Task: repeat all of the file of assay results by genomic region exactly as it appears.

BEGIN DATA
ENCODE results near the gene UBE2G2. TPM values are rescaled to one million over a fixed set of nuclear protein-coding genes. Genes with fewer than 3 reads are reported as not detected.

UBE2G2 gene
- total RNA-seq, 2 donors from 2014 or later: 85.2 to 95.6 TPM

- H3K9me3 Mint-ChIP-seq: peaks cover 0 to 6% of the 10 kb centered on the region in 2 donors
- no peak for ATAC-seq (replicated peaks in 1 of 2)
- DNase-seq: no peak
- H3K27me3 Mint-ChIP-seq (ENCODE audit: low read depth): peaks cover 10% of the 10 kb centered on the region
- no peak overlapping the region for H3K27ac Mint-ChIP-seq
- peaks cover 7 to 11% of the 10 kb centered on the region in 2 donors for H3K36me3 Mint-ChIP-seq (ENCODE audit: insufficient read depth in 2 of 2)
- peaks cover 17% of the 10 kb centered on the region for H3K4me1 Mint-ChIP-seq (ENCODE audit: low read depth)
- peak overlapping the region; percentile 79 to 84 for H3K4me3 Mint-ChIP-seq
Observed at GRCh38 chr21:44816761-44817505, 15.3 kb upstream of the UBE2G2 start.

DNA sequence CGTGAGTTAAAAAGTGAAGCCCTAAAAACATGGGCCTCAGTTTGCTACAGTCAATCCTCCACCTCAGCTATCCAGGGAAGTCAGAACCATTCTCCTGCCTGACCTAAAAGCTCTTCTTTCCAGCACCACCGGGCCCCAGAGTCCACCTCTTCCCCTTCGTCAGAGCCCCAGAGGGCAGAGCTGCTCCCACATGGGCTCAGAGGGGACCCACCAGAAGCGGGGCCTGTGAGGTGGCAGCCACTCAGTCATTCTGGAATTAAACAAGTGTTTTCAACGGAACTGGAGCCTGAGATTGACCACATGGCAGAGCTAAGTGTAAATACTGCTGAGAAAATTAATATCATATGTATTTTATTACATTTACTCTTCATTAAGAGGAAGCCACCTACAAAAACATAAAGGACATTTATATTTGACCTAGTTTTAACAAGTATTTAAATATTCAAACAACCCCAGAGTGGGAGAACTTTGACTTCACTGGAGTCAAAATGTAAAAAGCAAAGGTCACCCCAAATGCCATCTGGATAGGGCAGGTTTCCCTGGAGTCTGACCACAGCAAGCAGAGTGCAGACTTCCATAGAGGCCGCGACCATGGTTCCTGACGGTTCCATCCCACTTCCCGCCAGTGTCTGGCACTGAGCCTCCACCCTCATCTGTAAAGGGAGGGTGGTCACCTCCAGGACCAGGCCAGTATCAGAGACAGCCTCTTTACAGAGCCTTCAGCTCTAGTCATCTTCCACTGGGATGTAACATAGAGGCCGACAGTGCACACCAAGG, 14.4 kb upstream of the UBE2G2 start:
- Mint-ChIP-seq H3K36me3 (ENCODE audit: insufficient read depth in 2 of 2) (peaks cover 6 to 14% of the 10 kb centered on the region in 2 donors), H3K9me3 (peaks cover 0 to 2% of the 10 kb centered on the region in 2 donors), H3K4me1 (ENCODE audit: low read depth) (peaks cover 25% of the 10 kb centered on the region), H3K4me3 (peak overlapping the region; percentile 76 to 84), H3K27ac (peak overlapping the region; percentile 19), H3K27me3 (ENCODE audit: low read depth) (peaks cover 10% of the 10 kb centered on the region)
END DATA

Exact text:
ENCODE results near the gene UBE2G2. TPM values are rescaled to one million over a fixed set of nuclear protein-coding genes. Genes with fewer than 3 reads are reported as not detected.

UBE2G2 gene
- total RNA-seq, 2 donors from 2014 or later: 85.2 to 95.6 TPM

- H3K9me3 Mint-ChIP-seq: peaks cover 0 to 6% of the 10 kb centered on the region in 2 donors
- no peak for ATAC-seq (replicated peaks in 1 of 2)
- DNase-seq: no peak
- H3K27me3 Mint-ChIP-seq (ENCODE audit: low read depth): peaks cover 10% of the 10 kb centered on the region
- no peak overlapping the region for H3K27ac Mint-ChIP-seq
- peaks cover 7 to 11% of the 10 kb centered on the region in 2 donors for H3K36me3 Mint-ChIP-seq (ENCODE audit: insufficient read depth in 2 of 2)
- peaks cover 17% of the 10 kb centered on the region for H3K4me1 Mint-ChIP-seq (ENCODE audit: low read depth)
- peak overlapping the region; percentile 79 to 84 for H3K4me3 Mint-ChIP-seq
Observed at GRCh38 chr21:44816761-44817505, 15.3 kb upstream of the UBE2G2 start.

DNA sequence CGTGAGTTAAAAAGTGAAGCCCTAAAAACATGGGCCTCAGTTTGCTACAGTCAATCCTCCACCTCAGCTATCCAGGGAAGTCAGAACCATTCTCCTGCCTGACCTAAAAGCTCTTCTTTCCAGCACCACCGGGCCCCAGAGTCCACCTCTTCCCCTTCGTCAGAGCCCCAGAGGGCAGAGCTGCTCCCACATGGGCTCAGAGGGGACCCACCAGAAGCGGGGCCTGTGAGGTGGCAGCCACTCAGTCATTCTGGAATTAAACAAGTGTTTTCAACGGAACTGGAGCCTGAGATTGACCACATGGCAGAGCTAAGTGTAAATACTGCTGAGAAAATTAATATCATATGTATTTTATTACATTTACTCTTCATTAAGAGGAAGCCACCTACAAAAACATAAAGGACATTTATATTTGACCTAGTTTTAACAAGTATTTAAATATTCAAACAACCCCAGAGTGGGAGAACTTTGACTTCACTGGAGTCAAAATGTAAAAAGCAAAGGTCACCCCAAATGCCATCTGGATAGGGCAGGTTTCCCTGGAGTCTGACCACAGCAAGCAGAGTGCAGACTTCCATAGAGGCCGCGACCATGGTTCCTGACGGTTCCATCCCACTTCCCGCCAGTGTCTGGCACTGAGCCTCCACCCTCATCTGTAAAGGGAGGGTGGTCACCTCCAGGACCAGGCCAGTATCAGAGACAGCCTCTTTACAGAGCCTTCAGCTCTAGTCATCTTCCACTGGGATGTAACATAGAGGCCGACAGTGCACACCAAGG, 14.4 kb upstream of the UBE2G2 start:
- Mint-ChIP-seq H3K36me3 (ENCODE audit: insufficient read depth in 2 of 2) (peaks cover 6 to 14% of the 10 kb centered on the region in 2 donors), H3K9me3 (peaks cover 0 to 2% of the 10 kb centered on the region in 2 donors), H3K4me1 (ENCODE audit: low read depth) (peaks cover 25% of the 10 kb centered on the region), H3K4me3 (peak overlapping the region; percentile 76 to 84), H3K27ac (peak overlapping the region; percentile 19), H3K27me3 (ENCODE audit: low read depth) (peaks cover 10% of the 10 kb centered on the region)